It’s easy to feel affected by Toyota’s latest recalls that have affected 8.5 million vehicles.
If you don’t drive a recalled Avalon, Camry, Corolla, Highlander, Matrix, Prius, RAV4, Sequoia, Tacoma, Tundra or VENZA, chances are you share the road with other drivers that do.
In Washington, D.C., last Wednesday, Toyota Motor Corporation president Akio Toyoda apologized to a U.S. Congressional Committee, saying “...I am deeply sorry for any accidents that Toyota drivers have experienced.”
Problems with the vehicles’ accelerators, brakes, floor mats and electronic throttles have been linked to hundreds of car accidents around the world, with some of those collisions resulting in deaths.
Toyoda went on to explain Wednesday how procedures will be put in place to improve the company’s quality control.
Besides the vehicles that travel into and within our county lines, the future of Toyota also affects our community in another way.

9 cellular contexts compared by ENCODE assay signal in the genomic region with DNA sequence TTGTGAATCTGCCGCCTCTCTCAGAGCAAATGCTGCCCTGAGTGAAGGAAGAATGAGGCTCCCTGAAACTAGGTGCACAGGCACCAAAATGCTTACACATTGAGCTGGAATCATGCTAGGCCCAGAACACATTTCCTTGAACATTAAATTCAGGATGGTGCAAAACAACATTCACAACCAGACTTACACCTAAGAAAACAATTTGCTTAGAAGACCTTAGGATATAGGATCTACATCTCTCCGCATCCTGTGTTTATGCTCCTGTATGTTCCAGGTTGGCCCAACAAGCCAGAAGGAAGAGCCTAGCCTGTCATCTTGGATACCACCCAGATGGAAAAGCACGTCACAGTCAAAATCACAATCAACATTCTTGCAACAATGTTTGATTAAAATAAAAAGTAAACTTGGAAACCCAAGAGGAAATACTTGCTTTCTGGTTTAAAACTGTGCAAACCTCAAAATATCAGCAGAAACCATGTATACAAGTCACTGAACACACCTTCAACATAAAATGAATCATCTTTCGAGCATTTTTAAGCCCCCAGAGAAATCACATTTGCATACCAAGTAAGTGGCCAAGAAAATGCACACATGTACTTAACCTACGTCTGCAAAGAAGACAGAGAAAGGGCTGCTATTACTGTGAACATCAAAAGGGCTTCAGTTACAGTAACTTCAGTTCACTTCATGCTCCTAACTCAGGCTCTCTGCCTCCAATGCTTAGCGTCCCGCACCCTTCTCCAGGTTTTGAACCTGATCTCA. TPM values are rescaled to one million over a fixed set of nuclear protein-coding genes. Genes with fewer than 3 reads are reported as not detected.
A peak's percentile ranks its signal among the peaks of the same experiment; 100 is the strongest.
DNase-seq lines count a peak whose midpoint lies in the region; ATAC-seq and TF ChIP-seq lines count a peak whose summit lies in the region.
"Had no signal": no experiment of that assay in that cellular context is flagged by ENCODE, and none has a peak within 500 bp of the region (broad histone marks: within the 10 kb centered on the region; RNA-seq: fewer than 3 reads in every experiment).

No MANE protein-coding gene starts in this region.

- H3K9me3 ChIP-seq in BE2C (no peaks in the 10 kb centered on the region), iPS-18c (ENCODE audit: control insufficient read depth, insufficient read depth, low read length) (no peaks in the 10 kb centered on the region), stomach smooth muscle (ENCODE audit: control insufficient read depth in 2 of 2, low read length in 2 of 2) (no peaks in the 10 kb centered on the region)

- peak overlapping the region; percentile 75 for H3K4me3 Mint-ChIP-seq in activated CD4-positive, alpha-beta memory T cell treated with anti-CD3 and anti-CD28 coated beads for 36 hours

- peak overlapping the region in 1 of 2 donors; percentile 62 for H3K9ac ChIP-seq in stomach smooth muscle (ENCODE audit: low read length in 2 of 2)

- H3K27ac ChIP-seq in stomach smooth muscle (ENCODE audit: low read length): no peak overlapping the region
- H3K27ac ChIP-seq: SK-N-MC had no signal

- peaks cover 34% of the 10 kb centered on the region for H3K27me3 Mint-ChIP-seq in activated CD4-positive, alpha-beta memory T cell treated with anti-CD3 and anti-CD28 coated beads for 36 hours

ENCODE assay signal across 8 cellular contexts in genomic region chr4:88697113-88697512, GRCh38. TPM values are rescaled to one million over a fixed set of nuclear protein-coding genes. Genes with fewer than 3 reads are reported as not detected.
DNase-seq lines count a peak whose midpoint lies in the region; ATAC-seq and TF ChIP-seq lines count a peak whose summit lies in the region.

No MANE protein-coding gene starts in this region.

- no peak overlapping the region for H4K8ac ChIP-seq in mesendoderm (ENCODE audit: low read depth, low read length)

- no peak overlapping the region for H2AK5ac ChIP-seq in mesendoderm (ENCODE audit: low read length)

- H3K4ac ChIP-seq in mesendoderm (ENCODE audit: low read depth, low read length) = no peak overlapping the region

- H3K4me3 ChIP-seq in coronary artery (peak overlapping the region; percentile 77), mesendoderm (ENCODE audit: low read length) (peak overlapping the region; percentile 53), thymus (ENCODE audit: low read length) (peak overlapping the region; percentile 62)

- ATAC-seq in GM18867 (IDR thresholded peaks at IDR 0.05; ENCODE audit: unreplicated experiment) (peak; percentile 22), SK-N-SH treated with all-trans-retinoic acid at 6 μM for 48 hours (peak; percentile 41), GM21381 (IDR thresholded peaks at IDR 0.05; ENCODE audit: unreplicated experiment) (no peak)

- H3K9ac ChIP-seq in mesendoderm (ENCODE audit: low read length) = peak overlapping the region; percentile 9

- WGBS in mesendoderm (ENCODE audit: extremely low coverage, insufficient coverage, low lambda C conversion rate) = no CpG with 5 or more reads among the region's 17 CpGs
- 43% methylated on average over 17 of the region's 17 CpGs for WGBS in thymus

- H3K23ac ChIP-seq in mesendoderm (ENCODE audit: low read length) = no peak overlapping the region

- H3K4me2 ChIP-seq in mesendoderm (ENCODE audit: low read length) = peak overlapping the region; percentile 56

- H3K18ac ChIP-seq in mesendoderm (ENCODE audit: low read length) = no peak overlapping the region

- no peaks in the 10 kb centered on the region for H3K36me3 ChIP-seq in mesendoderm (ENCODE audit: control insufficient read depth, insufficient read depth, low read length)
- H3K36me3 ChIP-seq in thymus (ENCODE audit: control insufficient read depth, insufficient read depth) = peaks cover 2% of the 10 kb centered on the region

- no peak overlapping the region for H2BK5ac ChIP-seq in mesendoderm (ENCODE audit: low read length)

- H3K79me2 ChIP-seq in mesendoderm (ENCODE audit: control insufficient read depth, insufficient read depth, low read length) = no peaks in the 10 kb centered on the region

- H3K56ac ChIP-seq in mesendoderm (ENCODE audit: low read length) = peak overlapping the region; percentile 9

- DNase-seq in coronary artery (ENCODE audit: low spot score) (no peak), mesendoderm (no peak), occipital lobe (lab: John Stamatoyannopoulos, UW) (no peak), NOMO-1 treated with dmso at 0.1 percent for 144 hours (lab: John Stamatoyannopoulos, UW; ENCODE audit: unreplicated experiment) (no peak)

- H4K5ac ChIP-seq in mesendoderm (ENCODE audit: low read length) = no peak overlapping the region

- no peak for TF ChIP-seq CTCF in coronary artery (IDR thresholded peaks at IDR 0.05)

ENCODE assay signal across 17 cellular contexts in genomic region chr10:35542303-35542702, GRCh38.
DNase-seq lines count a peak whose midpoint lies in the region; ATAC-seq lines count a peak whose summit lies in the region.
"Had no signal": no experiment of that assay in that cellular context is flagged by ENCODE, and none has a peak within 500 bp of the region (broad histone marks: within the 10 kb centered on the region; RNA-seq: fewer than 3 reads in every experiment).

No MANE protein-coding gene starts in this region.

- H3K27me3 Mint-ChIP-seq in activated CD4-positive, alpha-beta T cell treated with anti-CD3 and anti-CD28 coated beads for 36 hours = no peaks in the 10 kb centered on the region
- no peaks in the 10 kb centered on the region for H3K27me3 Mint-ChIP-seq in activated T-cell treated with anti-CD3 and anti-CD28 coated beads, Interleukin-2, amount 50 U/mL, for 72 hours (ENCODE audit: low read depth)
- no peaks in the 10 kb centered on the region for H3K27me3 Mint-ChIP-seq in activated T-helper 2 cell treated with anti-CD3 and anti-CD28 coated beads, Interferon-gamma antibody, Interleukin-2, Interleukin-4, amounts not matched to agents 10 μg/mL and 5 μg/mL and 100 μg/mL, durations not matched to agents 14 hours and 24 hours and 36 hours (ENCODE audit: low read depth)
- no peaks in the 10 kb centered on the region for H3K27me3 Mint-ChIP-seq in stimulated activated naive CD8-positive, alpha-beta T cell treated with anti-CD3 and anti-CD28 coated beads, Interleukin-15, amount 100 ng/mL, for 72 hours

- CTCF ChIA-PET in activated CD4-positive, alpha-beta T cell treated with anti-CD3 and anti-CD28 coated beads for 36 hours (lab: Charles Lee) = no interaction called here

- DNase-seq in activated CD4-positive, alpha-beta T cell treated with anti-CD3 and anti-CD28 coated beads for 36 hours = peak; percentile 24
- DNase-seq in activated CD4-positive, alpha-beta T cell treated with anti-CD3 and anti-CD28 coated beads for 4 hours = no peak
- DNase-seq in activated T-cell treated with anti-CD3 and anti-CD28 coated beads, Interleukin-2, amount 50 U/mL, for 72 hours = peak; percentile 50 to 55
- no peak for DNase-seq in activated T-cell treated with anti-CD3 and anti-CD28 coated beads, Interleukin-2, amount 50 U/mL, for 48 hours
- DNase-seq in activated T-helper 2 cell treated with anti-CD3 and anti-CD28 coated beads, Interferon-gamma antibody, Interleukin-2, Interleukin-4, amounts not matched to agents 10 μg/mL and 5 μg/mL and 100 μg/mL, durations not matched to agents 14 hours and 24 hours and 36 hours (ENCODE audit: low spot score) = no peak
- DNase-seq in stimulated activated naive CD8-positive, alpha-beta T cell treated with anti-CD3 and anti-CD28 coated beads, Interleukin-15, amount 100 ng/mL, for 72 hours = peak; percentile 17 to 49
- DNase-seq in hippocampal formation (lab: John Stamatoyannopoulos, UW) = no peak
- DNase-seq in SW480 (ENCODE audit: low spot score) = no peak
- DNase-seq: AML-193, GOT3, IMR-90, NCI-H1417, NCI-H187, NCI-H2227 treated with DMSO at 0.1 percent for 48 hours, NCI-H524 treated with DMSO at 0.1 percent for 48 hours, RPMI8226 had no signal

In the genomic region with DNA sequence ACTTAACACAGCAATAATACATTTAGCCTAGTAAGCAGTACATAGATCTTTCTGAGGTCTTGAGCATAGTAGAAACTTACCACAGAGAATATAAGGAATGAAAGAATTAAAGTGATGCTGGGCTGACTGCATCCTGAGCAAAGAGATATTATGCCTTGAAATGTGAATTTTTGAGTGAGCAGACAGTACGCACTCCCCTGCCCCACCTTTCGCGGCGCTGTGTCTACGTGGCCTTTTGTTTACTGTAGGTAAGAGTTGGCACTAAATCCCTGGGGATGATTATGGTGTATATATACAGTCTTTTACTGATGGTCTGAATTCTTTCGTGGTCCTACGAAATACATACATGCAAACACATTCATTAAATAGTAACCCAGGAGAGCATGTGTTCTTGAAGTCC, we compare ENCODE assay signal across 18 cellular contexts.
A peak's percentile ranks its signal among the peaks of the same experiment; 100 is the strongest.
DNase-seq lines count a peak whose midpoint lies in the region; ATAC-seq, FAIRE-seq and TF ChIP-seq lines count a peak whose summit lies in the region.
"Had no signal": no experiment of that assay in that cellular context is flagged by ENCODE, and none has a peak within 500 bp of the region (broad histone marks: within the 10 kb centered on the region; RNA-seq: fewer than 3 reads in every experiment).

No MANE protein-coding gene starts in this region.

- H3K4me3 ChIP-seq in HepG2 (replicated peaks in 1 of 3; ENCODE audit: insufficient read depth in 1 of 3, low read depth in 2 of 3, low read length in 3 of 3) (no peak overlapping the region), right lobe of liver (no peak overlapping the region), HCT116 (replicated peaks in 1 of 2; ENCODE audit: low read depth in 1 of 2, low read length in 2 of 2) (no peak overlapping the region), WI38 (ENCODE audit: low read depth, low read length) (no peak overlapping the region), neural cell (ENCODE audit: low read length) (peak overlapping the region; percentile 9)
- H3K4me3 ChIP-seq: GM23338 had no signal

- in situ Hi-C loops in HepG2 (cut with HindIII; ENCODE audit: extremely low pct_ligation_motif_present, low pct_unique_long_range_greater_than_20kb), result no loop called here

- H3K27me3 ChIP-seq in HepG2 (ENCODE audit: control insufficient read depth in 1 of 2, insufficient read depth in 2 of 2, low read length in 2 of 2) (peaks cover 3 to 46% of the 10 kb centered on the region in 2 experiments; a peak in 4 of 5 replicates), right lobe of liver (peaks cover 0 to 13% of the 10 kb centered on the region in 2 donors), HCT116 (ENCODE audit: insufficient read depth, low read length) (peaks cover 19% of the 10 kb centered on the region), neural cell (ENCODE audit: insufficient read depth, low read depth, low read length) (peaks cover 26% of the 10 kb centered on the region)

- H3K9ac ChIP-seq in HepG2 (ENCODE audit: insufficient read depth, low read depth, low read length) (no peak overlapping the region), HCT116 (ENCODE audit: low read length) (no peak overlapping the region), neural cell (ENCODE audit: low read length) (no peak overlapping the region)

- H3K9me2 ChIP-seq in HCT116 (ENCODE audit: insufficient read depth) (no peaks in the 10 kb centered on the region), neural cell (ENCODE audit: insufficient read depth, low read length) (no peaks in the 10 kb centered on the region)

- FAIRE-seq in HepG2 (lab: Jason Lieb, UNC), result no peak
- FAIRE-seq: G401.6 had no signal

On Thursday, Toyoda stopped to visit the Toyota Georgetown plant, just 30 minutes from the center of our maiden city.
According to a Toyota representative, 352 Harrison Countians are employed as team members at the car manufacturing facility.
Even more, one could argue, are employed by companies that contract or do business with the most profitable carmaker.
Toyota has already forecasted a $2 billion loss to its operating profit (just up to March of this financial year) from the cost of repairs and anticipated sales loss from the negative publicity.
Especially during a slow economy, one must wonder how the future of Toyota (whatever that may be) will trickle down to Harrison County citizens and our community.
Even though Toyota doesn’t call Cynthiana home, its reaches spread much further than just Scott County.
Three hundred fifty-two Toyota workers shop, eat, play and live in the place we all call home.
And in a small town like Cynthiana, whether good or bad, it’s an impact that will be felt by all.